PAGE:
Today is a new day with new blood. It’s time for a critique of Demon Archives! Brought to you by the minds and hands of Daniel Sharp (writer), Sebastian Piriz (artist) and Nickolas Sharp (webmaster).
I’ll be talking about story details in some depth, so even though the comic is only about three chapters in thus far, the following critique may contain spoilers depending on your definition of spoilers.
Let’s start off with a quick summary.
The apocalypse happens because the comic’s cameraman blew up Dubai, then everybody blew up everybody.
This dude Tenzin is the captain of an elite military squadron charged with generally making things less fucked up and the soil less fertile for budding Mad Max extras.
Tenzin has a super intelligent AI named Jane patched into his battle suit in order to aid him in the fray. He is also the proud owner of his very own Dark Past in which he Lost Many, it is implied, through his own hubris.
At first he wasn’t too keen on having this lady in his head telling him where to shoot, but then he realized she was supes smart and he should be cool with it.
Story start! Tenzin and his team are sent to a town that is suspiciously probably a huge trap where everyone will die, and Tenzin is like “HEY I THINK WE SHOULD GO IN” and super intelligent AI Jane is like “maybe not” and Tenzin is like “LET’S LISTEN TO WHOEVER HERE CAN TOUCH THEIR OWN TOES OH IT IS ME THE MEATBAG LET’S GO IN” and currently in the comic’s timeline it looks like one of them was right and it wasn’t the one who could touch his meatbag toes
so everyone is exploding a little
All right let’s come back to that, first we will look at:
So, this is the first thing I see when I go to your website:
Latest page? Start from the beginning? Archives that I can also easily access through the top navigation?? I’m fairly certain the common response to this kind of front page layout is: “dammit now I have to click something”
I think there are some solid reasons why the front page of most webcomic sites is the most recent page of the comic. For one, loyal readers get straight to what they want when they come back to check updates. For two, new readers get a face full of your best and most recent work.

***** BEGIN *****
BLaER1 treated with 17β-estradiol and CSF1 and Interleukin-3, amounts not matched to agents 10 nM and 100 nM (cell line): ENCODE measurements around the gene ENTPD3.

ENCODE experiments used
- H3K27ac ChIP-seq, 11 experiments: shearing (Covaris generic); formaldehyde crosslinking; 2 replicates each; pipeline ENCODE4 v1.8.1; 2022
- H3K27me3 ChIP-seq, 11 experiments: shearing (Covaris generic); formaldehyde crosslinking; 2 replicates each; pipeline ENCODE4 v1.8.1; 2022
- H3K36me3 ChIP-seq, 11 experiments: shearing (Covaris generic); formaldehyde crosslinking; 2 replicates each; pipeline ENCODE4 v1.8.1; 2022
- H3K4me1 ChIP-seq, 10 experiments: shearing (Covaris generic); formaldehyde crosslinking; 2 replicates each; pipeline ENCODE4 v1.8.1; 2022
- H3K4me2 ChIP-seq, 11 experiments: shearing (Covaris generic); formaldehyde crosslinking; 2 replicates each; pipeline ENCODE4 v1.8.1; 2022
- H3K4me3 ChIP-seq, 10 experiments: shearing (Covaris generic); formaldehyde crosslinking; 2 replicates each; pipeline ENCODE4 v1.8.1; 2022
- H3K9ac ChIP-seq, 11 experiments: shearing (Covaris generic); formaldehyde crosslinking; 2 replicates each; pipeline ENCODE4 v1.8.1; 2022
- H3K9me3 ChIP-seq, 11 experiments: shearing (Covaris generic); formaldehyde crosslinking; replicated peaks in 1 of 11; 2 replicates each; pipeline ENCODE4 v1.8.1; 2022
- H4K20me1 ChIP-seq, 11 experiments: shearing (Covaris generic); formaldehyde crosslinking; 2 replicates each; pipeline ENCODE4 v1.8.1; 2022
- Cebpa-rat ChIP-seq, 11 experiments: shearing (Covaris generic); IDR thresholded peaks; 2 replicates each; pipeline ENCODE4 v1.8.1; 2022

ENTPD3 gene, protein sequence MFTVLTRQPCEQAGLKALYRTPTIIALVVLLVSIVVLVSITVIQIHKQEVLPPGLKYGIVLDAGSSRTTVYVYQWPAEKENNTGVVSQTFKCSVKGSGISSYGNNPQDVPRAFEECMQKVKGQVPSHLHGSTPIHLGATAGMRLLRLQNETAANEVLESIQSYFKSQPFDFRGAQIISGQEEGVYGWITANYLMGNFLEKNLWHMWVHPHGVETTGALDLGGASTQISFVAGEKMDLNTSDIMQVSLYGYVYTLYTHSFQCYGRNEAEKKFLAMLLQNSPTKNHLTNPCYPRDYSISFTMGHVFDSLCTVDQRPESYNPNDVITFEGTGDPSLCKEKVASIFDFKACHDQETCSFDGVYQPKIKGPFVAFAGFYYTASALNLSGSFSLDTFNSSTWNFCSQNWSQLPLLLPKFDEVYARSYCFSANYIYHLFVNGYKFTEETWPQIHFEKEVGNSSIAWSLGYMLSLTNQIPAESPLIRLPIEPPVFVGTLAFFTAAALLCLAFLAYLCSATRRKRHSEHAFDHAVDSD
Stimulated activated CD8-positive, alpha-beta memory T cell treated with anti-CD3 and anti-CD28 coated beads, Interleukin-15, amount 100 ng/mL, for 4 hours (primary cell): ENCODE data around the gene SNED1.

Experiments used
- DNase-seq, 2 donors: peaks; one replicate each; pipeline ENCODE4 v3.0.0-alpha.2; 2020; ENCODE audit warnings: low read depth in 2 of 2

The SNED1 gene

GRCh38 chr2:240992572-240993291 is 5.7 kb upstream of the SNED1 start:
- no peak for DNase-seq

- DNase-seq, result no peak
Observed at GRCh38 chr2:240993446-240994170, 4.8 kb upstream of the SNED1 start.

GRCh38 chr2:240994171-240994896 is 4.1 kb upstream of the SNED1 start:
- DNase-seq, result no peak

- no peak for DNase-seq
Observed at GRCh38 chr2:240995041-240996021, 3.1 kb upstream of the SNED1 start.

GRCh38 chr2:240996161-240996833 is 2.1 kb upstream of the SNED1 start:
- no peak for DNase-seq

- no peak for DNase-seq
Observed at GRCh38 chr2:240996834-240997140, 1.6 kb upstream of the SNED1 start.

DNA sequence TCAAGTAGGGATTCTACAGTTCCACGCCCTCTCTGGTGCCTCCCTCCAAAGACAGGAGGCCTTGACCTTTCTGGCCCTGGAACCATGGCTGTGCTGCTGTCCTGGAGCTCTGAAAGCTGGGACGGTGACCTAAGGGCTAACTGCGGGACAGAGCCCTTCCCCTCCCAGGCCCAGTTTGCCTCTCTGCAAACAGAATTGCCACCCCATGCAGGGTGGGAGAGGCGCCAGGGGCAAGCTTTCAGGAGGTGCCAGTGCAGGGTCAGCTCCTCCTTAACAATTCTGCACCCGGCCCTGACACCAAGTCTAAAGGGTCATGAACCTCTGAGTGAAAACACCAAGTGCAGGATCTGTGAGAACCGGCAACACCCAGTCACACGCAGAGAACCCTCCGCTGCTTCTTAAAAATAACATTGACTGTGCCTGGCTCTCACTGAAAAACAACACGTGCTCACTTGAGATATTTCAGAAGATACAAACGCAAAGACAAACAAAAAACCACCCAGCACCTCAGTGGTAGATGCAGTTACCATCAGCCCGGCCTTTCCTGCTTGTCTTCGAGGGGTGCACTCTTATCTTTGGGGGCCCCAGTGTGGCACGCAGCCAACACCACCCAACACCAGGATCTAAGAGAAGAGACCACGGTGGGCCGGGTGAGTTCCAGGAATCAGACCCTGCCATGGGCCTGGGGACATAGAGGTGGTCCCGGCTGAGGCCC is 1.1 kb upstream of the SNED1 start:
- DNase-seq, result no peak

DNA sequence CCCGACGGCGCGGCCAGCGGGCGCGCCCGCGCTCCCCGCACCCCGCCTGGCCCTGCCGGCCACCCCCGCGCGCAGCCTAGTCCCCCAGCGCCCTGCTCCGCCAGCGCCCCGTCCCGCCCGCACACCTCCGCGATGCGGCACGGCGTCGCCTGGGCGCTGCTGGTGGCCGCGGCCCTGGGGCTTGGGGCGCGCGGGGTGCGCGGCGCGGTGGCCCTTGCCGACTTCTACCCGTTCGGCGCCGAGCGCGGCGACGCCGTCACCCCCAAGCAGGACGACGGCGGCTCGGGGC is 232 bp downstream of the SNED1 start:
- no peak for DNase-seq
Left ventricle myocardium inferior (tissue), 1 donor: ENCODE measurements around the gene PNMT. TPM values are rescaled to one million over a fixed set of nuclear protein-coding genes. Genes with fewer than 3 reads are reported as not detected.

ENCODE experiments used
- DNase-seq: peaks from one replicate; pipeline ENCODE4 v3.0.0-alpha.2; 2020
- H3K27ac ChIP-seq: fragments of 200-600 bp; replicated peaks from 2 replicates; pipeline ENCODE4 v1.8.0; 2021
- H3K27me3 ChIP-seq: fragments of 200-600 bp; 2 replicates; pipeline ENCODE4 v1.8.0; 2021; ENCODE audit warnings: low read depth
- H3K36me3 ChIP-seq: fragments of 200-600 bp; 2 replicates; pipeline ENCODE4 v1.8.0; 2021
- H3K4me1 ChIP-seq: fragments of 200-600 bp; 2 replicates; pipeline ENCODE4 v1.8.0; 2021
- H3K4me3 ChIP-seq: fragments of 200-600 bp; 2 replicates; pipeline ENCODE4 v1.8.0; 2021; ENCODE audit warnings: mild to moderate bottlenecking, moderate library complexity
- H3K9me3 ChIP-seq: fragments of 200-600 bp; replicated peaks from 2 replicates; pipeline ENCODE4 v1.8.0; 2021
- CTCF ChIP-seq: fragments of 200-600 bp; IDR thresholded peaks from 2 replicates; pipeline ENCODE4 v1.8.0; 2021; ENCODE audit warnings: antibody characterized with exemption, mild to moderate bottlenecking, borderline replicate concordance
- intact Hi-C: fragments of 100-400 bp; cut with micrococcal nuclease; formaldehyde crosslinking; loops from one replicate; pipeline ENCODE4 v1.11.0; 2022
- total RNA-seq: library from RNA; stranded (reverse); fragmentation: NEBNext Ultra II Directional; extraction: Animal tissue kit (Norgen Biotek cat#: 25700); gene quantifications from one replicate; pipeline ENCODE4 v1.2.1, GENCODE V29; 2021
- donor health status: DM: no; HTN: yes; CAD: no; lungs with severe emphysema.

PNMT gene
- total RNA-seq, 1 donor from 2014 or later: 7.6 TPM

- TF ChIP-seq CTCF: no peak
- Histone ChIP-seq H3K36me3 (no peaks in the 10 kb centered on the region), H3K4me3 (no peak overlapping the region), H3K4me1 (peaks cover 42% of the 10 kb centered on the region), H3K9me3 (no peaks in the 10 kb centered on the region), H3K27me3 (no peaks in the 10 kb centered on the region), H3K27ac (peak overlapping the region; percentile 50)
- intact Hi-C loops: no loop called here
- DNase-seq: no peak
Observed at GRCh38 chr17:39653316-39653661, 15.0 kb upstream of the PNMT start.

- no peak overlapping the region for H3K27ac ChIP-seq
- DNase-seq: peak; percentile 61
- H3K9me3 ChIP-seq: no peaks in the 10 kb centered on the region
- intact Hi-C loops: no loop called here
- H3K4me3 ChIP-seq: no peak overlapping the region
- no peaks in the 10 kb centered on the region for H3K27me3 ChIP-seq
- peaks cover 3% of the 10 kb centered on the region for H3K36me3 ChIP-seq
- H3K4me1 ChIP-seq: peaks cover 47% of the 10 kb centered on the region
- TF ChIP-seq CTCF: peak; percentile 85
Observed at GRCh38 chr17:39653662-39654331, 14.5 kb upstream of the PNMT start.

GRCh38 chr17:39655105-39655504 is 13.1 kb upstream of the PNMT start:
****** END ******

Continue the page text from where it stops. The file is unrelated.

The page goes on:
You may say to yourself: “but I don’t want to spoil anything!”
But really, anyone who cares about spoilers will be ready to dash for the archives or the back button. I know the number one thing I appreciate is when navigation between pages is easy to access, and at the top of the webpage. That way I can make a quick break for it, and I don’t have to scroll over the newest page just to get to the links to the pages I missed. And that’s exactly what you do! So good on you.
Here’s a small thing that caught my attention on the home page:
When you make a point of highlighting features almost every webcomic can boast, it doesn’t exactly sound like a bonus. It just looks sorta tacky.
Something really good about the navigation I felt the need to note: the thumbnail pictures in the archives. I can’t tell you how many times I’ve wanted to revisit a specific page in a long running comic and had to keep clicking through links of a bunch of page titles that didn’t spark my memory.
but just look at this bad mother:
A lot of important story elements hinge on the the artful use of Show Don’t Tell. Showing us a character’s turmoil forges a much deeper emotional connection to them than telling us about it ever will, and similarly, showing us the action as it happens in a story will always get us more invested than we could get by being presented with a summary.